That’s African! How African Culture Thrives in African Diaspora Communities Worldwide

That’s African! How African Culture Thrives in African Diaspora Communities Worldwide

Africa is often called “The Motherland” and for good reason. The continent has shaped culture in diaspora communities in Western countries via migration of its people over the centuries. Take a look at just a few examples of these African cultural artifacts that provide a tangible connection to the African diaspora and its African heritage.

An African Heritage Crop that is a Symbol of Southern Cooking

Southern cooking wouldn’t be recognizable without the banana shaped green vegetable called Okra. A star ingredient in the famous New Orleans gumbo that appears on tables of wealthy and poor, okra provides the texture and viscosity that tasty gumbo is known for.

Okra actually didn’t exist in the South until slaves brought it over. In fact, okra most likely originated somewhere around Ethiopia, with a history that can be traced to ancient times. The vegetable spread from East to West Africa during the Bantu migrations around 2,000 BC, and became a key ingredient of soups and stews that are the basis of many traditional African diets. The English word, “okra” was derived from the Igbos of West Africa- “Okwuru;” and the word “gumbo” is derived from an Angolan word for the vegetable called “quingombo.”

During the perilous trans-Atlantic slave trade in the 1500s, slaves brought okra seeds with them for the familiar taste of food from back home. Over time, okra became an intrinsic part of American southern cooking as plantation slaves cooked for themselves and their owners.

Although Charleston and New Orleans were early adopters of okra-based dishes, the vegetable was not confined to the American South. Today, okra can be found in many Caribbean and Brazilian dishes as well.

A Famous Street Parade with Distinctly African Roots

Picture Brazil and you probably imagine a parade of dancers in bright colored feathers, a remarkable and lively celebration known as Carnival. Held every February to mark the start of Lent, Carnival celebrations stretch across the Caribbean and into South America. Although the occasion is a Catholic tradition brought to the colonies by Europeans since the 1500s, the means of celebration is distinctly African in every way.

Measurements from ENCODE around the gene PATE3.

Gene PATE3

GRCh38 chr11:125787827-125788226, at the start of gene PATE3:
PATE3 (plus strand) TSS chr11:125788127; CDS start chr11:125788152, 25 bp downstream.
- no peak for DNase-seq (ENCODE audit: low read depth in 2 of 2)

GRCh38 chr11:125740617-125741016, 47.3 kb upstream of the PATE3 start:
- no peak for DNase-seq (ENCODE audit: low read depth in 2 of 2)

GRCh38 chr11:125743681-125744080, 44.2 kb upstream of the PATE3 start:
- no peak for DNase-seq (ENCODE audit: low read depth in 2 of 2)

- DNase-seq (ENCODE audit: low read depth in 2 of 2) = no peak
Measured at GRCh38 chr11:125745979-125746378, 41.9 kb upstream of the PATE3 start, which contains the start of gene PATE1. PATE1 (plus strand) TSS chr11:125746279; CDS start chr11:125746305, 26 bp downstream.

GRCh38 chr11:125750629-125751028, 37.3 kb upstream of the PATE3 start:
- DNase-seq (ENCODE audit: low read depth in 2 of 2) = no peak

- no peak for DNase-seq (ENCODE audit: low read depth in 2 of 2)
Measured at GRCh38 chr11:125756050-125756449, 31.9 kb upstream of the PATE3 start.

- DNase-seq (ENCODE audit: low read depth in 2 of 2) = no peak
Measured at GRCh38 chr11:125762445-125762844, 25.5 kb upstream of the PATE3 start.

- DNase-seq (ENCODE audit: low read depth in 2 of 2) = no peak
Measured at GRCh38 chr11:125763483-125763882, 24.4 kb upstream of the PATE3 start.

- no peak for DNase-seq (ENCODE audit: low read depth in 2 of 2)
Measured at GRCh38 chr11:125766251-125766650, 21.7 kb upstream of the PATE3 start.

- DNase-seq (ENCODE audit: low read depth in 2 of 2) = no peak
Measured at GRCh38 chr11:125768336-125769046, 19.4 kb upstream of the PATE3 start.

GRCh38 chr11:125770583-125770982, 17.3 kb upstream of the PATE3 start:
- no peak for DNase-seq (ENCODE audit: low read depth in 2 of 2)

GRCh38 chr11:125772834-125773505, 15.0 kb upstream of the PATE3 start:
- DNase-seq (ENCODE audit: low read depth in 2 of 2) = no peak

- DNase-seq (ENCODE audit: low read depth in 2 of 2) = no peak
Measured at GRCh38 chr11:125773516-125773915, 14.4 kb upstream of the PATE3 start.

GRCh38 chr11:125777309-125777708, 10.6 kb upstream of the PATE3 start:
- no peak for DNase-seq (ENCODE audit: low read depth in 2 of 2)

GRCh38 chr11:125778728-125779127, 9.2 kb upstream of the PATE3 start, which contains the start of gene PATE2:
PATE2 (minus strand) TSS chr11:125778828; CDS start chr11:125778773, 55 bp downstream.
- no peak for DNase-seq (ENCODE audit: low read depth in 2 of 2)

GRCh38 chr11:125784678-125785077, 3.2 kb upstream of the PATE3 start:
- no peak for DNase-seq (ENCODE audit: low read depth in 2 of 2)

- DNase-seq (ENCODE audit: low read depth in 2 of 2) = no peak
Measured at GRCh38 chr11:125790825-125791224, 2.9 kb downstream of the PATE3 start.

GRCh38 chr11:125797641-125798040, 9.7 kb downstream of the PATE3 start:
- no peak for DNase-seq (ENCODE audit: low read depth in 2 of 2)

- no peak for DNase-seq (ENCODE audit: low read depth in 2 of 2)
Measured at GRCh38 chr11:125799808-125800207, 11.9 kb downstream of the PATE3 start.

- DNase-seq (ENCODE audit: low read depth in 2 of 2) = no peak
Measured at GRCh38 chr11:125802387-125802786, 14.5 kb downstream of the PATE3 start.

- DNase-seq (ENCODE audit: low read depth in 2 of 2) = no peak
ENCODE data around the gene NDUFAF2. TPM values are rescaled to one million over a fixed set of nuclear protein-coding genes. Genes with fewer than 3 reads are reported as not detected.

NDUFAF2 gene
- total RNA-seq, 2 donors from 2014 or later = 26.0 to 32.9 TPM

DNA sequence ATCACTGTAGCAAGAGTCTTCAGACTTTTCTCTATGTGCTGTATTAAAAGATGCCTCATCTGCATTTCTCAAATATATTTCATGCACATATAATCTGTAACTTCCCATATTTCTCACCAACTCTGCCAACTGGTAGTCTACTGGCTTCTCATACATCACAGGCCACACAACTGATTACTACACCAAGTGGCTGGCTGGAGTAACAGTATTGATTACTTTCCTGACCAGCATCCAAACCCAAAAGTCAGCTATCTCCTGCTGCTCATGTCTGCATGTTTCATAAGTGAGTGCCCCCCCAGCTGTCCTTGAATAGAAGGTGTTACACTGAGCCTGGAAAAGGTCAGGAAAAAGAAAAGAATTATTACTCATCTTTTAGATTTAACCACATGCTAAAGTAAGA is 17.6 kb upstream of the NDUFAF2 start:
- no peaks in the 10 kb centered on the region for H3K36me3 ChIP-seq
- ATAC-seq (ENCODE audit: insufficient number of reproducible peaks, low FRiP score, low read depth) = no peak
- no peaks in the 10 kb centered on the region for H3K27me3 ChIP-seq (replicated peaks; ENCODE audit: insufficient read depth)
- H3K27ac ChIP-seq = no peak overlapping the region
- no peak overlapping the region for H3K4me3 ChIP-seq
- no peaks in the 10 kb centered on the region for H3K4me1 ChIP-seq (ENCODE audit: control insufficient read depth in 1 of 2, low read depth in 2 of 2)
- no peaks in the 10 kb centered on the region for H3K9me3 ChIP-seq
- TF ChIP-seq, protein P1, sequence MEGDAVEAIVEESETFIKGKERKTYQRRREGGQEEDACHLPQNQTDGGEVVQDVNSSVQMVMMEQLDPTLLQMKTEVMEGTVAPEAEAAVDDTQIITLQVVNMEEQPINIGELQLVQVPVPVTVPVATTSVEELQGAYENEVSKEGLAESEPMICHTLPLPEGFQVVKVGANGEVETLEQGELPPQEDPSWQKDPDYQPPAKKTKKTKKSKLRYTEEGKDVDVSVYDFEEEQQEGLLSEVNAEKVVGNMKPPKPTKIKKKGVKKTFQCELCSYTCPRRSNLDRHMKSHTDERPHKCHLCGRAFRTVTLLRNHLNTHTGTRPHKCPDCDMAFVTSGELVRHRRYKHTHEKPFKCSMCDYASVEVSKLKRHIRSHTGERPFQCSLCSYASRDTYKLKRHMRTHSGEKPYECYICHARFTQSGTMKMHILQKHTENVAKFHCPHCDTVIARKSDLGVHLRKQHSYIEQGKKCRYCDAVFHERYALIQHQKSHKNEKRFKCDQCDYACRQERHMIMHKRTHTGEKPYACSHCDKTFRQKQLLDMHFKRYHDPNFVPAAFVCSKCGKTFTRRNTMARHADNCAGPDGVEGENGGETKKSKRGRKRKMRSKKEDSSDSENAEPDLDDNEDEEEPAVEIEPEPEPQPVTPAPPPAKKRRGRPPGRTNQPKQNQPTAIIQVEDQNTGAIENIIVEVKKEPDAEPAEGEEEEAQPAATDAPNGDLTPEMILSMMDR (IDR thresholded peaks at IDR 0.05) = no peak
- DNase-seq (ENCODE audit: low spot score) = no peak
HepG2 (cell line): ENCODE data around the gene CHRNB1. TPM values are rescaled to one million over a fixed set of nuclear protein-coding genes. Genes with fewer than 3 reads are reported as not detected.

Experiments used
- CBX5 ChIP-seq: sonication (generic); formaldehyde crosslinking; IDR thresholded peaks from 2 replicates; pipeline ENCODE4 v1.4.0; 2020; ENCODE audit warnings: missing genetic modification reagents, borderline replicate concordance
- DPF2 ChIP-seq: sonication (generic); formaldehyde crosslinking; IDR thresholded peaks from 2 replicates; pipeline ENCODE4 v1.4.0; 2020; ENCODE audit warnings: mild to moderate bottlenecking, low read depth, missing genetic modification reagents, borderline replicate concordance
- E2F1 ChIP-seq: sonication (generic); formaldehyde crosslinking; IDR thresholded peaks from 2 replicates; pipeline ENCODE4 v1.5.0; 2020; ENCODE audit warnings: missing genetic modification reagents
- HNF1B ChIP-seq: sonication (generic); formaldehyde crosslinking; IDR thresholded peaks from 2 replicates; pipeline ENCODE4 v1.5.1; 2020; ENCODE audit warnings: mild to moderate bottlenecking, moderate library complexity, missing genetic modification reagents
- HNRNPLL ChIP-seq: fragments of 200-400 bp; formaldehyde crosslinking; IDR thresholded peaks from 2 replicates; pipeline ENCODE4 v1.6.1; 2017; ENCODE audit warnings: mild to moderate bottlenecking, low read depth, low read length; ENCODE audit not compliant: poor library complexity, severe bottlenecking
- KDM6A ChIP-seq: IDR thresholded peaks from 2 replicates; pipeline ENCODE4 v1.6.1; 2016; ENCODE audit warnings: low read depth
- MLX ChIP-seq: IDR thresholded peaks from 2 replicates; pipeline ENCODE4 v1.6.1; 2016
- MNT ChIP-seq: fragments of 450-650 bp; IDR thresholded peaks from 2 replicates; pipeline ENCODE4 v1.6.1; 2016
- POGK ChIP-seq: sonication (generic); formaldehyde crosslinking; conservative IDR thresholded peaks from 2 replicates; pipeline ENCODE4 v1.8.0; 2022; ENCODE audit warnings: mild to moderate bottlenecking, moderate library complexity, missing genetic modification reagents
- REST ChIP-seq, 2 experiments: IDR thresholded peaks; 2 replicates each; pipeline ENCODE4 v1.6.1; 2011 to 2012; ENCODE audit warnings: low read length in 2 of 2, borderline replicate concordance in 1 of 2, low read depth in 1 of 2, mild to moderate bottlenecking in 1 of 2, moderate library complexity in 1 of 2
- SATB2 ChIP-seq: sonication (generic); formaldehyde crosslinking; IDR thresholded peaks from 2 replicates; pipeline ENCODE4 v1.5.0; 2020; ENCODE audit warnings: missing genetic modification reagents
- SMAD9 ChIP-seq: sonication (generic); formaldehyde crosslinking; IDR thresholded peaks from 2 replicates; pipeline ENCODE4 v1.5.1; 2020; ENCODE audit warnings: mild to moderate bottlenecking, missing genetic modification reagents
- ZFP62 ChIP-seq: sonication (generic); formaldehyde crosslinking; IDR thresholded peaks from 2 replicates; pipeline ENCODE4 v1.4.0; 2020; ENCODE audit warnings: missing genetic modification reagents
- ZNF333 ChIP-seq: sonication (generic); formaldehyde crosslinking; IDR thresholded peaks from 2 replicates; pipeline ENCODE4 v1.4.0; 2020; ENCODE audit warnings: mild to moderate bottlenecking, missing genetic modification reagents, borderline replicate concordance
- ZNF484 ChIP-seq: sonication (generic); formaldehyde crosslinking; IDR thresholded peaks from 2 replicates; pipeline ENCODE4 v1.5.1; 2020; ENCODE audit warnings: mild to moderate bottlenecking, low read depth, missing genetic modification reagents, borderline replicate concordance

Street parades, like that of the Carnival, are prevalent throughout many parts of Africa. These parades often feature people walking through the village dancing and singing, dressed in colorful feather masks and costumes. In Igbo, Yoruba, Fon, Ewe, Kongo, and Bantu traditions, feathers are used to bring spirits to life and lend spiritual strengths to the wearer. The rhythmic percussion that is characteristic of every Carnival celebration can be attributed to Yoruba traditions of dancing in the streets to the sound of music, a method of release from everyday oppression.

An Oral Tradition that Crossed the Atlantic

Jamaicans are famously known for their often humorous proverbs, metaphorical sayings that have been handed down through generations as a means of communicating important social messages. Jamaican proverbs draw on the oral tradition of Africa, an important connection to African culture that took on a very important means of kinship and personal expression during the oppression of slavery. 

Proverbs are common throughout much of Africa, and over the centuries have contributed greatly to the long oral tradition and linguistic character of the continent. Used in the art of story telling, African proverbs often feature animals and the earth so that children can remember them easily. As in Jamaica, proverbs are central to communal activities throughout Africa, as a way to communicate tradition and wisdom to future generations.

Here are some examples of proverbs from Jamaica and West Africa:

1. “One, one coco full basket”

English translation: One by one cocoa can fill a basket.

Meaning: Do not expect to achieve success overnight.

2. “Time longa dan rope”

English translation: Time is longer than a rope

Meaning: One should be patience and work hard.

3. “Nah wait til drum beat before you grind you axe”

English translation: Do not wait until the drum beats before you grind your axe.

Meaning: Be prepared for all eventualities.

4. “By labor comes wealth”

-Yoruba

Meaning: To achieve wealth is hard work.

5. Always being in a hurry does not prevent death, neither does going slowly prevent living.”

- Igbo

Meaning: Slow down and enjoy life!

6. A bird that flies off the earth and lands on an anthill is still on the ground.

- Igbo

Meaning: Don’t let failures dampen your enthusiasm.

 

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